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Dromoland's €20m revamp tees up US golf tourism drive

Five-star castle hotel resort is upping its game to attract high net-worth visitors, writes Simon Rowe


Dromoland Castle managing director Mark Nolan says it has continued to invest and is targeting an extra €500,000 a year in golf revenue

Dromoland Castle managing director Mark Nolan says it has continued to invest and is targeting an extra €500,000 a year in golf revenue

Dromoland Castle managing director Mark Nolan says it has continued to invest and is targeting an extra €500,000 a year in golf revenue

Dromoland Castle is putting the finishing touches to a €20m investment project that aims to put the hotel at the top of the golf tourism leaderboard, as well as cementing its global reputation.

Managing director Mark Nolan, a self-described "Dub from Donnybrook", has been overseeing 'Project Dromoland' at the luxury Co Clare hotel and golf resort for more than two years.

Nolan, with 29 years' service at the hotel, said the investment and restoration programme was vital to keep pace with the demands of its five-star guest clientele. It will also ensure Dromoland is not outshone by nearby rivals Ashford Castle and the soon-to-be reopened Adare Manor, which have both benefited from massive investment.

Attracting high-net-worth visitors from North America, especially those seeking a unique "castle and golf holiday experience" is Dromoland's USP. About 60pc of Dromoland Castle's annual revenue comes from North American guests.

The current investment programme is about Dromoland upping its golf tourism game with the installation of new pathways around the hotel's 18-hole parkland course, the purchase of a fleet of new golf buggies, and a golf academy.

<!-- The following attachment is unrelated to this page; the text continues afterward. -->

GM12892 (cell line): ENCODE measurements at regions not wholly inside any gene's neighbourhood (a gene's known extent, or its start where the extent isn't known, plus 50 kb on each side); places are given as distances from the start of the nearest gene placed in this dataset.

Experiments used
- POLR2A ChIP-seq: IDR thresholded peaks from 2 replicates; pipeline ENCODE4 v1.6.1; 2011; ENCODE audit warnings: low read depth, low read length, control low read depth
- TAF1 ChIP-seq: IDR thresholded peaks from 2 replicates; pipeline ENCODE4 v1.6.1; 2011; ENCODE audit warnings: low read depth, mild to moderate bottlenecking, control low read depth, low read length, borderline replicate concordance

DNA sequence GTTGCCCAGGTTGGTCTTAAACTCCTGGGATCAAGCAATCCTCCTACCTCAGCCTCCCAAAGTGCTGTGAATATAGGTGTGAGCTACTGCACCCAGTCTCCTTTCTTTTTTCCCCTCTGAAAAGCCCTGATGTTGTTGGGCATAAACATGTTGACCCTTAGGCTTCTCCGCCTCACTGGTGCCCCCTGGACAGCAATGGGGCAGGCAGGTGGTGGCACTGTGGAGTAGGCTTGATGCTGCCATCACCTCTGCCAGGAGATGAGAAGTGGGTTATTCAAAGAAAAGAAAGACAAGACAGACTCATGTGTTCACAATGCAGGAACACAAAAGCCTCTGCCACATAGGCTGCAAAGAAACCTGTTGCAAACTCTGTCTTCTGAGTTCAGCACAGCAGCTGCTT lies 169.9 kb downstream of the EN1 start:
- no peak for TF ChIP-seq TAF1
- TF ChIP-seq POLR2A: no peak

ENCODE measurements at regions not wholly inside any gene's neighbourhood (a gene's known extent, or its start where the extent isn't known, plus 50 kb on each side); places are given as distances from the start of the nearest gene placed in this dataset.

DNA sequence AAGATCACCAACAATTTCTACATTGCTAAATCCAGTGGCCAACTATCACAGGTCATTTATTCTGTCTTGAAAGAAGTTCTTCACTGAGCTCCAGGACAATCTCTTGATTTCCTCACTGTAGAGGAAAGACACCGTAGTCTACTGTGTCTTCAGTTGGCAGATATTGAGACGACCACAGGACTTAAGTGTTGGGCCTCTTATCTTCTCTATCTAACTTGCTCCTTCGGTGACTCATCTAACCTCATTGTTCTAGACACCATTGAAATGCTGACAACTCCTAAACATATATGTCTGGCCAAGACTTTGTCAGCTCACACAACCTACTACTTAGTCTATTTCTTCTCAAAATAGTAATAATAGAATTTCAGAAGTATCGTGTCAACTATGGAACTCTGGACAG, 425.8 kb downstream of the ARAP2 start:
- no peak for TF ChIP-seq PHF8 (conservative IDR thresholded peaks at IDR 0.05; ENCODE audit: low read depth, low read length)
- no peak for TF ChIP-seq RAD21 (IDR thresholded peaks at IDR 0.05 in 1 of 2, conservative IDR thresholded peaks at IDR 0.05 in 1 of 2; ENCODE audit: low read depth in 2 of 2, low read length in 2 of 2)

The hotel has also spent millions on upgrading rooms, wifi, air conditioning, and water and energy systems - all deemed necessary to bring the castle and ancestral home of the O'Briens, Barons of Inchiquin, into the 21st century.

And with Shannon Airport just 15 minutes' drive away, the hotel is ideally located to appeal to cash-rich, time-poor US golf tourists.

Nolan says the hotel is targeting €1.7m in revenues from its golf course alone, with the upgrade bringing in a projected extra €500,000 a year.

Dromoland offers visitors who fly in on the 'red eye' from North America a fast-track package with direct transfers to Dromoland, a quick turnaround that allows them to freshen up and enjoy a hearty full Irish breakfast, before heading out to tee-off on the course.

In a major boost to Dromoland's golfing credentials, the course hosted this year's PGA Irish Club Professional Tournament earlier this month.

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"We would like to be seen as a base for golfers," said Nolan. "If they come in on the 'red eye' from the US, the early flight into Shannon Airport, we pick them up, get them to a shower room, give them breakfast, and then they can head up to our floodlit golf academy and be out on our course playing very quickly. Lahinch golf course is 30 minutes from here. Doonbeg is 40 minutes away. And Ballybunion in Tralee is 90 minutes away. We think there is a big opportunity there for us."